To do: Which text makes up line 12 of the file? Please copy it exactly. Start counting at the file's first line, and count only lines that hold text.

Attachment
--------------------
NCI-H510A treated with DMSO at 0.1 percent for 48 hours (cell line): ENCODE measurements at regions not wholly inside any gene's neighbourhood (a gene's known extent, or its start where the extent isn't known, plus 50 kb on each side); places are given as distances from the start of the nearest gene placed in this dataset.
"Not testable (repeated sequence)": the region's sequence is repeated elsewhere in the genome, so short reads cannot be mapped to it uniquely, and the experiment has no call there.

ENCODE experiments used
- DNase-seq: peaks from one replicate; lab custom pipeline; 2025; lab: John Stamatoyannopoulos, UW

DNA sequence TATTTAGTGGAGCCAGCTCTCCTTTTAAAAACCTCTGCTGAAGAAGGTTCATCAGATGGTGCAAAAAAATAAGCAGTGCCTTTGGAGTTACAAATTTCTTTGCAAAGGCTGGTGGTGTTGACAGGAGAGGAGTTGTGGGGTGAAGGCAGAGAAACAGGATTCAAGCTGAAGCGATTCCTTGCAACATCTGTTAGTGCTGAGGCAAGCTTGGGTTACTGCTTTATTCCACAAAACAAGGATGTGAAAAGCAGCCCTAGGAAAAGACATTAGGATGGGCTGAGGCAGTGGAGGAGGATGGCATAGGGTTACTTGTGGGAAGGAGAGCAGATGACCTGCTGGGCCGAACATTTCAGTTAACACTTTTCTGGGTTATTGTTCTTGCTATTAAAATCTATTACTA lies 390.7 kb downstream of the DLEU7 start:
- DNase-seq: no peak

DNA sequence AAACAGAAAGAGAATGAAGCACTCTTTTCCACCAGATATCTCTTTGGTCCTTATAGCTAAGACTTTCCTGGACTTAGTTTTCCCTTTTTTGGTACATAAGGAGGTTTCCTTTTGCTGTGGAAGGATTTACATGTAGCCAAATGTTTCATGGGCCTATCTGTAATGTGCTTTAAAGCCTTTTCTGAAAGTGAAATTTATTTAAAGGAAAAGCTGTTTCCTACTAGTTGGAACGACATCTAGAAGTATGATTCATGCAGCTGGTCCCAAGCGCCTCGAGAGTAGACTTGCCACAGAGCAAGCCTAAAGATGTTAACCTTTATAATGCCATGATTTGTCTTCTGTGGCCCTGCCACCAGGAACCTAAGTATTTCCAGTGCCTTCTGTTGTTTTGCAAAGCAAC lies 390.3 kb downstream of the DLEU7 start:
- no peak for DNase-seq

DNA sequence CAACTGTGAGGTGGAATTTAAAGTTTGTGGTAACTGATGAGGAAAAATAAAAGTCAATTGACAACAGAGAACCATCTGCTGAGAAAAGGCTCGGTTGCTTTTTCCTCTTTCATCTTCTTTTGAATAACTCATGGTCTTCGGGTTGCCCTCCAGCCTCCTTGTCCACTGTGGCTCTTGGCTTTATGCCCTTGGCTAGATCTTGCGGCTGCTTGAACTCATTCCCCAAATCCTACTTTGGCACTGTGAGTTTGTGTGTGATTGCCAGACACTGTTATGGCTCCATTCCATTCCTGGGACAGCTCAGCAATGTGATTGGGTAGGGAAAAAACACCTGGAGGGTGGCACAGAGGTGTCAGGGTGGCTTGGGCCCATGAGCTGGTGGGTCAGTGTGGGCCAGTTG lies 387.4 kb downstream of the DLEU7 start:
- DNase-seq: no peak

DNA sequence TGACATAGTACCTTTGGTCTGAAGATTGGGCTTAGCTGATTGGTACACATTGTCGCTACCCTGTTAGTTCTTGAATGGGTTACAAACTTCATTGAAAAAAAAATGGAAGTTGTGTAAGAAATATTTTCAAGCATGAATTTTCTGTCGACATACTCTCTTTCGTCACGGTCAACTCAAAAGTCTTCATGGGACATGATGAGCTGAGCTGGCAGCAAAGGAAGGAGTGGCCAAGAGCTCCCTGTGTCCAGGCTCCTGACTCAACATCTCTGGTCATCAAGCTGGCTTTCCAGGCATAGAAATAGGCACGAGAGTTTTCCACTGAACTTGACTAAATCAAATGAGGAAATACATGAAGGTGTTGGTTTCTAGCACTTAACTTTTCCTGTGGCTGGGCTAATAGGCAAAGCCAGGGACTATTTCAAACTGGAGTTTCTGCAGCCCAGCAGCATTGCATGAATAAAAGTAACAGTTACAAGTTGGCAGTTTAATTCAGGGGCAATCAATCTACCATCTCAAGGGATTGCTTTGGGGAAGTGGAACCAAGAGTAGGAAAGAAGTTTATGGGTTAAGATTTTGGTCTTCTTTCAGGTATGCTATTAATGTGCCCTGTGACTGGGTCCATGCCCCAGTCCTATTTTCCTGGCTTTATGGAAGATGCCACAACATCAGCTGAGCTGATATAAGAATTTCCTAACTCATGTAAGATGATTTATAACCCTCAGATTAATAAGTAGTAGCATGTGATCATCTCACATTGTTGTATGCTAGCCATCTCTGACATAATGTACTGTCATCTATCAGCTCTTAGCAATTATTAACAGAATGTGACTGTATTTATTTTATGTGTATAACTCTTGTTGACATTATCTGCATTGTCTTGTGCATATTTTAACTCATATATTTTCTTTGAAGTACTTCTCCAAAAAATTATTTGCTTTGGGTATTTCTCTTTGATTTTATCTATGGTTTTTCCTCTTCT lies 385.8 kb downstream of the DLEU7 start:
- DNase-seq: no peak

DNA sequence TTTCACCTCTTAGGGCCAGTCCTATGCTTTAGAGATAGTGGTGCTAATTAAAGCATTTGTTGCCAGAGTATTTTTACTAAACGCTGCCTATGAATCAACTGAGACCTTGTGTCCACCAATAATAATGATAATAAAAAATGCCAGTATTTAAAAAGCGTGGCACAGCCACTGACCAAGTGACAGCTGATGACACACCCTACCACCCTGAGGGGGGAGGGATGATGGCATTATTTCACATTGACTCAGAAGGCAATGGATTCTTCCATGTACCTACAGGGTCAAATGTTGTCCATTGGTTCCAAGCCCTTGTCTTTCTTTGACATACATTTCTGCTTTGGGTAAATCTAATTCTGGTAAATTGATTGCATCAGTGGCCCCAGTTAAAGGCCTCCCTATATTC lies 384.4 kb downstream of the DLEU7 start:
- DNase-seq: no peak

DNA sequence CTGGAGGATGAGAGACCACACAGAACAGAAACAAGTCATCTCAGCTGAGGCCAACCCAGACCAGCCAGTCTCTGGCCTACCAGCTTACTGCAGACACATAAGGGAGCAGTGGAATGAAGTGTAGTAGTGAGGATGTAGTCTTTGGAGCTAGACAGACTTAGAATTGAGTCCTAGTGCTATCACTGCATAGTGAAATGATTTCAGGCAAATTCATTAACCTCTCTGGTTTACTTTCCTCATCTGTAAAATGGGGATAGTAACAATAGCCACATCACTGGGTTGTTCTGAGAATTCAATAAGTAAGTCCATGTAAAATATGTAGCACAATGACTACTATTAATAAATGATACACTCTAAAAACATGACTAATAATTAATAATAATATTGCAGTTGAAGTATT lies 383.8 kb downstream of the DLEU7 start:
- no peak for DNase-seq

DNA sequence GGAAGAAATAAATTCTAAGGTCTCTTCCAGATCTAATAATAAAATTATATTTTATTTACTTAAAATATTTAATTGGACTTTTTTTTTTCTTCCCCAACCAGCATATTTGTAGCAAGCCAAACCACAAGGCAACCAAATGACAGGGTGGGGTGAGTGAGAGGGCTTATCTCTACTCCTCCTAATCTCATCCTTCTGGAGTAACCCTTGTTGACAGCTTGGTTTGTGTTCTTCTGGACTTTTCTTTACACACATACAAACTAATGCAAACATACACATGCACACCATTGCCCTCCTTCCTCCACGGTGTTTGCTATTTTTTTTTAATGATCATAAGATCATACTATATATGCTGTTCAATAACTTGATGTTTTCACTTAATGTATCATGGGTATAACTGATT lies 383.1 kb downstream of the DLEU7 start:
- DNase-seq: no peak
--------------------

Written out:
- DNase-seq: no peak